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California State Universities set to turn down record amount of applicants


The record breaking applicant pool has caused CSUs to become more competitive in their decision process – where 1 in 10 qualified students will be denied.
Photo by Shannon Cardella / Cuestonian Photographer

By Austin Brumblay
Managing Editor of Content

Prospective California State University transfer students have found themselves in a race against nearly 1 million applicants this coming fall.

The record breaking applicant pool has caused CSUs to become more competitive in their decision process – where 1 in 10 qualified students will be denied.

Last year a record 31,000 qualified students were turned away and projections for this year are expected to be much higher.

A recent report from EdSource, a California education resource site, explained the statistical risks transfer students face and has put Cuesta students on edge.

“The number of CSU applicants made me nervous about getting in the schools that I wanted,” said Robert Kraemer, a fourth year Cuesta mathematics major. “It really changed my chances.”

Over the last seven years, there has been a sharp increase in CSU applications–where the rise in preparation from high schools and low-cost tuition has inflated applicant numbers dramatically.

Fall 2018 applicants topped out at a record 912,000 freshman and transfer candidates across the CSU system.

The staggering number of students yield almost a 25 percent increase over 2011. In contrast, CSU campus sizes have only increased by 10 percent since 2011–which has caused many students to be denied simply from unavailable space.

Cal Poly was no exception, as a record 65,500 students applied to attend next fall. The applicants will be competing for roughly 6,000 spots, according to last year’s enrollment data.

The influx of students has put CSUs in a tough predicament. What were traditionally considered universities open to everyone, have now become more competitive than many University of California campuses.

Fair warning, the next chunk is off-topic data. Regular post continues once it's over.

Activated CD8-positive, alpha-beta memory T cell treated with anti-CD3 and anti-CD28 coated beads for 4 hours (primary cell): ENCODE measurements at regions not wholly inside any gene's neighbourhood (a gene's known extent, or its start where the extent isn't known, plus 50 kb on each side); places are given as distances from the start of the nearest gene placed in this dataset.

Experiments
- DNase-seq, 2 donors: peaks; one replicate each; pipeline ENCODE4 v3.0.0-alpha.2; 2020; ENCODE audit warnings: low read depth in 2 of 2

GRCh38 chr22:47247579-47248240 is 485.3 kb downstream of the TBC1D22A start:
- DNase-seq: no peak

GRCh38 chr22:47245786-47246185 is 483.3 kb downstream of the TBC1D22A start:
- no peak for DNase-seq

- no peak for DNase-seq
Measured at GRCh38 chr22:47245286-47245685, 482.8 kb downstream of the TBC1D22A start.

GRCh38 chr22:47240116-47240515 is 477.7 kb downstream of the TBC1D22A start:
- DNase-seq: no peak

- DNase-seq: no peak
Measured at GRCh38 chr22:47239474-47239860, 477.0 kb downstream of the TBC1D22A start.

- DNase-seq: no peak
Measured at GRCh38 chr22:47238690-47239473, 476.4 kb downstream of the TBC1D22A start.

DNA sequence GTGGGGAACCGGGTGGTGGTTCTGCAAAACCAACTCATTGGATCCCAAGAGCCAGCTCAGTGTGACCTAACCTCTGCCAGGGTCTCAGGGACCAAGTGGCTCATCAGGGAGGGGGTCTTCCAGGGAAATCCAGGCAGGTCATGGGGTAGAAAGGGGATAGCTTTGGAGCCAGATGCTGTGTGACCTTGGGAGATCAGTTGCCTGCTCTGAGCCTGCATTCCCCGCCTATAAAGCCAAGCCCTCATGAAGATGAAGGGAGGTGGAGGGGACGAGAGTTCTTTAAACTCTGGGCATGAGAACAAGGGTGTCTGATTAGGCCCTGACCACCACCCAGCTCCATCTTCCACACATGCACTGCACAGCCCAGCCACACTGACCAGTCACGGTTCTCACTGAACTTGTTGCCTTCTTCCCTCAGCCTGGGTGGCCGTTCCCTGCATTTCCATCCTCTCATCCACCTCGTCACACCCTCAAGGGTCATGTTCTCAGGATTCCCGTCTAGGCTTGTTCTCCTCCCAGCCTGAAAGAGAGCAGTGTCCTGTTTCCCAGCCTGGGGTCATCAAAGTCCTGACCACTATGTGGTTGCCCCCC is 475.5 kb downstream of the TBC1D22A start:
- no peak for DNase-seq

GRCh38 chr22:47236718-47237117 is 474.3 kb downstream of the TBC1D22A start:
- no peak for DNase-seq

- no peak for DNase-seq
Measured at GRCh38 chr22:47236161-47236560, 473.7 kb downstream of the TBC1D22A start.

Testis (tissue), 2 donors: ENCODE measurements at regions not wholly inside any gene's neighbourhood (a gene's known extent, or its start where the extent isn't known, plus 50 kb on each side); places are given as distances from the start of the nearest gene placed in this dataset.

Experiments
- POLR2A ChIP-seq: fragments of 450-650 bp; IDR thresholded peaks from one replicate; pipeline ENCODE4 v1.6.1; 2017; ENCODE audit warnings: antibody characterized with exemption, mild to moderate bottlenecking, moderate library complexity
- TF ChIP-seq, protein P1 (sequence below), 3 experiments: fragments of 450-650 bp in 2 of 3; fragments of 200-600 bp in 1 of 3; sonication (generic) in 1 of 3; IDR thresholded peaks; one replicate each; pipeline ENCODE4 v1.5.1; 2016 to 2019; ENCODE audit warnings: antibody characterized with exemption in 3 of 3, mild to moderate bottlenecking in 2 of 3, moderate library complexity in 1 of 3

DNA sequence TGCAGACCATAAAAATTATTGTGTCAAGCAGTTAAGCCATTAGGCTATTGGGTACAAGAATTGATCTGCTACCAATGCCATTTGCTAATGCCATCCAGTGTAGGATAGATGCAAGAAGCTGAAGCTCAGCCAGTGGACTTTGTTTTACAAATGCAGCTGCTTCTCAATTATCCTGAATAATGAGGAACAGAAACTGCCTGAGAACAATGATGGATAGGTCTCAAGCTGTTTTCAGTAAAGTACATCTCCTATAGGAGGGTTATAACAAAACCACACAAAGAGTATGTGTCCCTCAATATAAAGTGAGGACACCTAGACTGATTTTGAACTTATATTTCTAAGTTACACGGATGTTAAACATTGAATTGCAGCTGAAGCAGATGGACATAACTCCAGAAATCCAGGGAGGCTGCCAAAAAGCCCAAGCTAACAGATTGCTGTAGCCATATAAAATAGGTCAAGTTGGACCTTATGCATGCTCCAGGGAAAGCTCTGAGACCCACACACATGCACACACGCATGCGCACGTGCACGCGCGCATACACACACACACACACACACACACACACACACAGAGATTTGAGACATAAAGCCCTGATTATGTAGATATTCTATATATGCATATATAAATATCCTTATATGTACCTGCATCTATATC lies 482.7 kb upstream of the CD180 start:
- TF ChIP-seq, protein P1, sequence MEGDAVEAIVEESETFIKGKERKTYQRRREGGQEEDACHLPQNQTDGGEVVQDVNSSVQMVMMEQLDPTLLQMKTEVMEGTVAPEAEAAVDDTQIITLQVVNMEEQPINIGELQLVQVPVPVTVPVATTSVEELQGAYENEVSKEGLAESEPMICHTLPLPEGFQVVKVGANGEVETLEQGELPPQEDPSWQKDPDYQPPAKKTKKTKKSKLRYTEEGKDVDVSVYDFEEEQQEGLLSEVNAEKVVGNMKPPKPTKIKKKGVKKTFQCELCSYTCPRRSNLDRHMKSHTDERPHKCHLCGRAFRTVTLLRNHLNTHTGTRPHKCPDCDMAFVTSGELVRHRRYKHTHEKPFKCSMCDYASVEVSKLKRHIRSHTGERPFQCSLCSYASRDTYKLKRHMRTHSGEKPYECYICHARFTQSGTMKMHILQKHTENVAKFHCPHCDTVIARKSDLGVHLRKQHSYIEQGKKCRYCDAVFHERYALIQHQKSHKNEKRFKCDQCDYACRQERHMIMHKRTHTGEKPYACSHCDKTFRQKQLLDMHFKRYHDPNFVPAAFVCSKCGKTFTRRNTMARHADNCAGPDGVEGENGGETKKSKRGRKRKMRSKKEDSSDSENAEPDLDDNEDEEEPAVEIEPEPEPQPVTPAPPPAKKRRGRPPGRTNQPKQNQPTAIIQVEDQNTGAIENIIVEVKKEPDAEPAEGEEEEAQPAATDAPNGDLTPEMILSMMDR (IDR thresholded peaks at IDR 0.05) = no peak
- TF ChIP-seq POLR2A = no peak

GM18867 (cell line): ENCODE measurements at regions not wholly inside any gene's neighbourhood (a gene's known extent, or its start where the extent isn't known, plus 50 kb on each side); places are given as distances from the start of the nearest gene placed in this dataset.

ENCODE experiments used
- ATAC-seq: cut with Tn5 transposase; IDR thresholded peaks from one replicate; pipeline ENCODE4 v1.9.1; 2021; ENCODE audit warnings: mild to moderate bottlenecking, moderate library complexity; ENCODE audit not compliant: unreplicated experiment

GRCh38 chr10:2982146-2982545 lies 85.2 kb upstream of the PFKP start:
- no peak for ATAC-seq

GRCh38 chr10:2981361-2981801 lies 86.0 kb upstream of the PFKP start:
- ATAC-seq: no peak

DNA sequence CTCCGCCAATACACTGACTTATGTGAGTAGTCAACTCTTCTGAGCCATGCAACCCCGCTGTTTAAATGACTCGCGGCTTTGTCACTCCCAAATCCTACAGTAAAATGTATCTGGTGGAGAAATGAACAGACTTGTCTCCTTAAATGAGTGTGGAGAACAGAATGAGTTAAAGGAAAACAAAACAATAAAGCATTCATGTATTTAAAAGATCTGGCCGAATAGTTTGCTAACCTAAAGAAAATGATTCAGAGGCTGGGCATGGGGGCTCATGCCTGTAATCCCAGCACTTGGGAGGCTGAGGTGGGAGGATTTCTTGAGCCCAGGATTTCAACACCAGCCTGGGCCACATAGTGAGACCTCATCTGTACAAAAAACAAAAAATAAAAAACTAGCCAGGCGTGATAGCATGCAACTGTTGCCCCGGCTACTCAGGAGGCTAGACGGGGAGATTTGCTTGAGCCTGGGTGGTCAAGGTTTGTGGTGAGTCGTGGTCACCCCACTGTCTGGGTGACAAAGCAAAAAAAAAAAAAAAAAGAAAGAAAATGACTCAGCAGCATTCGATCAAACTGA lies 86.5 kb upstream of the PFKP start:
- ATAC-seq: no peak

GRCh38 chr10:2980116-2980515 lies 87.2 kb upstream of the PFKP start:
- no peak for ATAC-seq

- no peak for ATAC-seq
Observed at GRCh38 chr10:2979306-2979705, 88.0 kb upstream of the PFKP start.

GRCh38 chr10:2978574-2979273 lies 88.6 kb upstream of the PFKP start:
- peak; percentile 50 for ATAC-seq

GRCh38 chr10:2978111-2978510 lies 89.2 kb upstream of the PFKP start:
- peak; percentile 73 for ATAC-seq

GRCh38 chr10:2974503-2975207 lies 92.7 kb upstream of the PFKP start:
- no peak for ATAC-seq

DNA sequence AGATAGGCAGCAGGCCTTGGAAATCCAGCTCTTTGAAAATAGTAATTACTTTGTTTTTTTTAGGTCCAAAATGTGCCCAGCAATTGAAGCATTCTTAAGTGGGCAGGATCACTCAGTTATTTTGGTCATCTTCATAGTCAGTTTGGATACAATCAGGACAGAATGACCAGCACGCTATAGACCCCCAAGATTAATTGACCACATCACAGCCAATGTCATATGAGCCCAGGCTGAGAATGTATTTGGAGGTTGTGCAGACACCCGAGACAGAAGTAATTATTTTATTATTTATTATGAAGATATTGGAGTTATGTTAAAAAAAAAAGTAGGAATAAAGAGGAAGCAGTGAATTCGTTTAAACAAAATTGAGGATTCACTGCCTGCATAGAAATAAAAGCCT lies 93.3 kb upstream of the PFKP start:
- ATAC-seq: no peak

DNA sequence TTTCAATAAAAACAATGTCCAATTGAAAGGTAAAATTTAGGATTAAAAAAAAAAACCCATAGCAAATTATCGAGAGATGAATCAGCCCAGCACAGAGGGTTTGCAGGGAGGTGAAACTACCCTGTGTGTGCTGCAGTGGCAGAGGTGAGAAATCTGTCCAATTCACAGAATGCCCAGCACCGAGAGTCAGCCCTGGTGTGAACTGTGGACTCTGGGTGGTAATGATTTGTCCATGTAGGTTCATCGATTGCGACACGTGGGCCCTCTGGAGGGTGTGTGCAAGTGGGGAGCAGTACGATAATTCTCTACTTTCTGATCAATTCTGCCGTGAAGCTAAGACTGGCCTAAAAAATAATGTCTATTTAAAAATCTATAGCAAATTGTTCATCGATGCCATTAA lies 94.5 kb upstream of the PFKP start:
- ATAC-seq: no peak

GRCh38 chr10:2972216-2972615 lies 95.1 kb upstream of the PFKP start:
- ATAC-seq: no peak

Popular CSU campuses such as Cal Poly and San Diego State reported acceptance rates of 29 and 34 percent. While their UC counterparts UC Santa Barbara and UC San Diego each reported 36 percent acceptance rates for the 2017 term.

The new highly selective process had caused concern among students and prompted them to pay closer attention to transfer details:

“I spent a lot of time working with one of the counselors throughout the application process to make sure my applications were as good as possible,” Kraemer said.

Cuesta’s transfer center has also been affected, as a surge of prospective transfer students have been using the facility to help their chances of acceptance.

“There’s definitely been more students during the application season over years past,” said Ariana Jimenez, Cuesta’s university transfer center specialist. “The best thing a student can do is plan ahead and meet with counselors.”

The accessibility that once drew students to CSUs has since eroded away via campus “impactions”–and are the direct cause of the newly-acquired GPA elitism among campuses, according to Jane Conoley, university president of CSU Long Beach.

Impactions occur when a campus has surpassed its capacity in both enrollment and resources.

Of the 23 CSU campuses, only seven have room to accommodate all qualified transfer students. And one-quarter of the campuses, including Cal Poly, reported that all undergraduate programs are impacted for the 2018-19 school year.

To help prevent qualified applicants from being denied, the CSU system added the Associate Degree for Transfer program to guarantee students acceptance to at least one CSU campus upon completion of the degree.  

The ADT, conveniently referred to as “a degree with a guarantee,” allows for students to gain priority and a GPA boost in applicable majors to CSU campuses.

Cuesta students are also encouraged to be proactive about their transfer goals.

“Counselors can help plan [students] classes and formulate maps to go by, to best succeed in their futures,” Jimenez said.